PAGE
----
Everyone in St. Louis (or at least everyone I know) has their favorite concrete to order at Ted Drewes, and with 25 flavors to choose from and 2- and 3-flavor combos common, the combinatoric possibilities cause a great deal of thoughtful flavor theorizing. As for me, after a few years of flitting around I eventually sort-of settled on hot fudge-banana. It's not, in the end, the perfect concrete--it's too sweet and turns slightly cloying by the end of a large order--but way the flavors of the fudge and banana blend so smoothly into each other is a thing of joy. I'll be taking my place in line Thursday lunchtime to see how the Shake Shack's hot fudge-banana concrete stacks up.

(The full Shake Shack menu was on display Saturday before the start of the BABBP. Their concrete flavors are a bit cut down compared to Ted Drewes--I'd guess there were around 12 to 15--but I was happy to see hot fudge and banana both made the cut. :smile: )

Meantime, it's nice to see Danny finally start to show some hometown culinary pride after leaving us behind for the bright lights of the big city lo these long years ago. First Fitz's, then snoots (to the total puzzlement of, what, everyone?), and now frozen concretes! What's next: toasted ravioli at Modern? :huh:

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I'm having dinner at 11 Madison Park tomorrow and if the Shake Shack is still open afterwards (and if I can stomach some dessert), I'll stop by and try the custard.

As a (reluctant) (part-time) St. Louis resident, I have had Ted Drewes on multiple occasions, and have even had their (quite good) plain vanilla custard at least 5 times. I'll post the results of my comparison tomorrow (or whenever I get over to the Shake Shack).

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Dave H, thank you for that enlightening analysis. If my custard-novice senses are not mistaken, the egg percentage was reduced a bit between the Big Apple Barbecue and yesterday. This appeared to be the case both according to color and flavor. And I think it worked better: the eggs moved into the background while still providing lusciousness and richness.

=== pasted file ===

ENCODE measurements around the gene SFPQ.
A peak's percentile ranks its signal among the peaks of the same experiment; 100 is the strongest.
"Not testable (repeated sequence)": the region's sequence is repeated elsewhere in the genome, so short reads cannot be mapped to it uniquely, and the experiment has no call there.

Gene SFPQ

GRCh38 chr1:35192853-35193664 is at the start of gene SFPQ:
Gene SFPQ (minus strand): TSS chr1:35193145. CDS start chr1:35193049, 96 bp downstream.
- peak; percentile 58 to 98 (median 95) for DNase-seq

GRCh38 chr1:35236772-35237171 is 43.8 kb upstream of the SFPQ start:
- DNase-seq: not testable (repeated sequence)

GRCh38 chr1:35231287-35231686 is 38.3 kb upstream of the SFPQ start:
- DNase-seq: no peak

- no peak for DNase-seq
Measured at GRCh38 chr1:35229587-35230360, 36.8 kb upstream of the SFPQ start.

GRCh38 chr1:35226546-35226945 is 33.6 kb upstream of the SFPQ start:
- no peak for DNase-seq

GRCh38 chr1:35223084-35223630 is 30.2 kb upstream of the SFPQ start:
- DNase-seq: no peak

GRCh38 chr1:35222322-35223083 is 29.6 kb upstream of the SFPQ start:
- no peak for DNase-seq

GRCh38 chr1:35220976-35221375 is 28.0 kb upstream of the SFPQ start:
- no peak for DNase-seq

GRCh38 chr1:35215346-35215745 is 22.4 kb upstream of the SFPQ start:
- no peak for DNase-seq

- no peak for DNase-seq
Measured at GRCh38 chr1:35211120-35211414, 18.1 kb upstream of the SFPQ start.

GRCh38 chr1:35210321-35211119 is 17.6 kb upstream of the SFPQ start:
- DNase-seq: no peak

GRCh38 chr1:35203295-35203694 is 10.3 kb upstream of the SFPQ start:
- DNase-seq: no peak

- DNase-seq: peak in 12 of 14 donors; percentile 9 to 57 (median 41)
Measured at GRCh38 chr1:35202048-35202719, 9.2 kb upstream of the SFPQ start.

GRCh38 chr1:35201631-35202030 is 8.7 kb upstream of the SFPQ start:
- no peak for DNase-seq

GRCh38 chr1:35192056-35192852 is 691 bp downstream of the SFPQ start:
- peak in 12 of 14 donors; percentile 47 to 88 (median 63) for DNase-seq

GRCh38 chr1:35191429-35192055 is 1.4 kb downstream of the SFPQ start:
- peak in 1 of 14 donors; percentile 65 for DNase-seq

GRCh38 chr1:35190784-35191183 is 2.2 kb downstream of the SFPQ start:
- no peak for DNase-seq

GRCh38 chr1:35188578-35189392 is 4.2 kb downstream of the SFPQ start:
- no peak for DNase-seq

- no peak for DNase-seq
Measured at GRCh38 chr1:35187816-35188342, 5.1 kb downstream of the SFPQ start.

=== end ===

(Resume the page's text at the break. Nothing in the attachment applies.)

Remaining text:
Total bummer, though: tonight I went by at 9:30pm based on the representation that the place would be open until 10pm. It seems they had closed earlier. Pastries at Veniero's had to suffice.

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I'm older than most of you, and I remember a lot of frozen custard from my youth. Unfortunately, I don't remember exactly where I had it. Coney Island seems a natural, but where else? I can't really say. Maybe Woolworth's, they always had a soda fountain and maybe some place in downtown Brooklyn. It's hard to remember exactly when frozen custard disappeared and I suppose with ice cream around, I never noticed it was gone. As best as I can remember, if was always served soft out of a machine and into a cup much as most frozen yogurt is now. It was always very smooth, or so I remember. I had the custard at the Shake Shack on Saturday and Sunday of the bbq block party and it brought back a memory of the old stuff. The texture was harder in the cone, but it was closer to what I remembered in my mouth. I liked it a lot and consequently am glad to hear it's all natural.

I recall reading about the difference between frozen custard and ice cream. My guess is that

That the Shake Shack sells beer is an added bonus as this is my grandson's local park and playground. I suppose there are some limits as to how far away from the Shack I can carry my beer without breaking the law.

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It was really great after ingesting a lot of heavy, spicy barbecue at the block party. I need to go there after Blue Smoke, I think. I actually had lunch recently at 11 Madison Park, and was a little disappointed. Admittedly, I was on a date and so didn't order particularly lustily, but the four things I tried were all very nondescript and pedestrian. But the custard afterwards was awesome! Amazing to eat vanilla custard without either dip or jimmies. A first for me.

Josh

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A good time was had by all at the Shake Shack this afternoon as we stopped by for a quick photo shoot and tasting.

On the burger front Richard Corrain (chief of operations for the Union Square Group) demonstrated the preparation of a Shack Burger. The burger is a blend of sirloin and brisket. The patties are four ounces. The beef is ground in the Eleven Madison Park kitchen each day. The Shack Burger procedure is as follows . . .

The patty is placed on the griddle and pressed down, firmly, once. It is never again pressed upon. The Shake Shack is not that burger place where they lean into the burgers every ten seconds squeezing all the flavor out of them and into the grease trap. The single press at the beginning is the final shaping of the patty and serves to create a broad flat surface that has good contact with the griddle.